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as important and informitive as this post is I think the concern has been overblown and a little perspecitive would help.

There are two separate issues here. The first is if you are building a high power engine than this block cracked or not is not your best choice. I totally agree that Strokeme totally made the correct decision in not rebuilding these blocks. For my business personally I would never let anything but the best go out to a customer as its my reputation on the line. I also think that letting people know about this crack is good info to get out there so those building a performance 351 know what to look for.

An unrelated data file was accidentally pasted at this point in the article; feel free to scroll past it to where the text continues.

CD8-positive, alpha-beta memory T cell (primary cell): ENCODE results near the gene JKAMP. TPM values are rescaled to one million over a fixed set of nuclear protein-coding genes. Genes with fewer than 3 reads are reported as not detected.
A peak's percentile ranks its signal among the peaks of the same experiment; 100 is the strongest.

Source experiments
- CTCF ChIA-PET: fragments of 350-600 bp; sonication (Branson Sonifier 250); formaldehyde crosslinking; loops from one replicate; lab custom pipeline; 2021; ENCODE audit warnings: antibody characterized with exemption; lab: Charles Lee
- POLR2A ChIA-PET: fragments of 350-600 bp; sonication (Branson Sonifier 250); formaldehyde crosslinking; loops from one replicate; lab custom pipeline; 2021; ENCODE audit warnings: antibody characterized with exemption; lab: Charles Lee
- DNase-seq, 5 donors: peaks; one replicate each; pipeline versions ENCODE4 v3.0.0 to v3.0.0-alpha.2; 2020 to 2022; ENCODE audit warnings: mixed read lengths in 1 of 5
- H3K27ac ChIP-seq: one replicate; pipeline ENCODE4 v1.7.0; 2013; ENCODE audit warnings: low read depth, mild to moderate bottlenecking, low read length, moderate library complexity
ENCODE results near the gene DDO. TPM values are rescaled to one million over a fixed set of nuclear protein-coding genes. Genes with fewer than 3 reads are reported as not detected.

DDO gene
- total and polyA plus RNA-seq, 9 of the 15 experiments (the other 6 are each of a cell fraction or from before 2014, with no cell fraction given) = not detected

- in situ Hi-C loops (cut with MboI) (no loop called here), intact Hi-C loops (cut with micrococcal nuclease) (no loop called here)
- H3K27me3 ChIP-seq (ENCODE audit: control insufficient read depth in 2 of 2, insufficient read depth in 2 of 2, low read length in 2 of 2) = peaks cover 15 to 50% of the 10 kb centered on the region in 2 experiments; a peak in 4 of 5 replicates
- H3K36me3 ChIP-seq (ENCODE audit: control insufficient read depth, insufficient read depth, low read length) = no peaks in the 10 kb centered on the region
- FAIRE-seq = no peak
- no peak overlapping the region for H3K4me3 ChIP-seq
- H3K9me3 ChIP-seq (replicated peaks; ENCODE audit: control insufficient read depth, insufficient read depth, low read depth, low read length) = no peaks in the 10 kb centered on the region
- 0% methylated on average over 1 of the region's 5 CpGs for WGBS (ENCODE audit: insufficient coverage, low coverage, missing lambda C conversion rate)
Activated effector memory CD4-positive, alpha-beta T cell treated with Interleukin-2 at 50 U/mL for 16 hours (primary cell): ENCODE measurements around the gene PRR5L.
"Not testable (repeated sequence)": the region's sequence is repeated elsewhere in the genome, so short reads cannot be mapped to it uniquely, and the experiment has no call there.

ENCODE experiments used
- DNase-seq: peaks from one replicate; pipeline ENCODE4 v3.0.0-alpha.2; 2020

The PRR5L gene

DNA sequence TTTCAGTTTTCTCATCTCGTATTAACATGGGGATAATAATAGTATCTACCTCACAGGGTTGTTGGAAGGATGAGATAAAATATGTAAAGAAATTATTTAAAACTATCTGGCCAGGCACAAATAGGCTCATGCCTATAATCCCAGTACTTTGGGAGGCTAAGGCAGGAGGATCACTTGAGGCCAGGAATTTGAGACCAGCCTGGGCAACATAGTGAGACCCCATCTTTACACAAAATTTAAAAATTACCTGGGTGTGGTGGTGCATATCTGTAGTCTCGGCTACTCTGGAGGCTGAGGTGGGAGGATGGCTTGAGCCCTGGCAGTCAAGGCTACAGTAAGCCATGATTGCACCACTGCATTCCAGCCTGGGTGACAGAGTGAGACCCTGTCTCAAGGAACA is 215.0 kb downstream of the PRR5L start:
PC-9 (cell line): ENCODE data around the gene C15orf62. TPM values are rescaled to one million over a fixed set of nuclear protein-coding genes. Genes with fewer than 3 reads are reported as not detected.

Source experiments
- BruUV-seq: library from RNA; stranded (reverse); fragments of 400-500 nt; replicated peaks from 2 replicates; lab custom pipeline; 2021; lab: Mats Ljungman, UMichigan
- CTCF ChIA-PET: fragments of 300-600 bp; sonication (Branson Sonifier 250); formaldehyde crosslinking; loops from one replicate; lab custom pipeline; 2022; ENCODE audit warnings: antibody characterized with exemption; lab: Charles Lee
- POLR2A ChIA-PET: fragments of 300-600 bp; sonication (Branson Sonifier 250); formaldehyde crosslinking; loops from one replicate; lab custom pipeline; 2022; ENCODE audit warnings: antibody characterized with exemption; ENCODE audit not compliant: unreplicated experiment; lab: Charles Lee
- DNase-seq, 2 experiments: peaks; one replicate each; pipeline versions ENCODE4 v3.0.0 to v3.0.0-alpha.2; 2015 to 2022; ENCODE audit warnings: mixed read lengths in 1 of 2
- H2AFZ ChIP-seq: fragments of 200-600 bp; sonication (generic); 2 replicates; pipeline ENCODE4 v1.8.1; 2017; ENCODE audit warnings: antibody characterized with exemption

With that said I think this post has become more than was intended. In this thread Strokeme states that he has never seen one of these fail, in other words all the engine blocks he has seen like this came into the shop had nothing more than a crack. Also Strokeme made the statement that a lot of builders probably wouldn't even notice the crack as it is not a normal place to check so there are probably a lot of 351s out there built up that have that crack. I spent a lot of time on-line looking, and I could not find a singe instance where this crack ran and caused issues, not one. People talk about 302s coming apart and most of those cases can be attributed to boring the block out further than they should, the 302 is also a much weaker block than the 351 from the factory and is being pushed higher than it should be IMHO.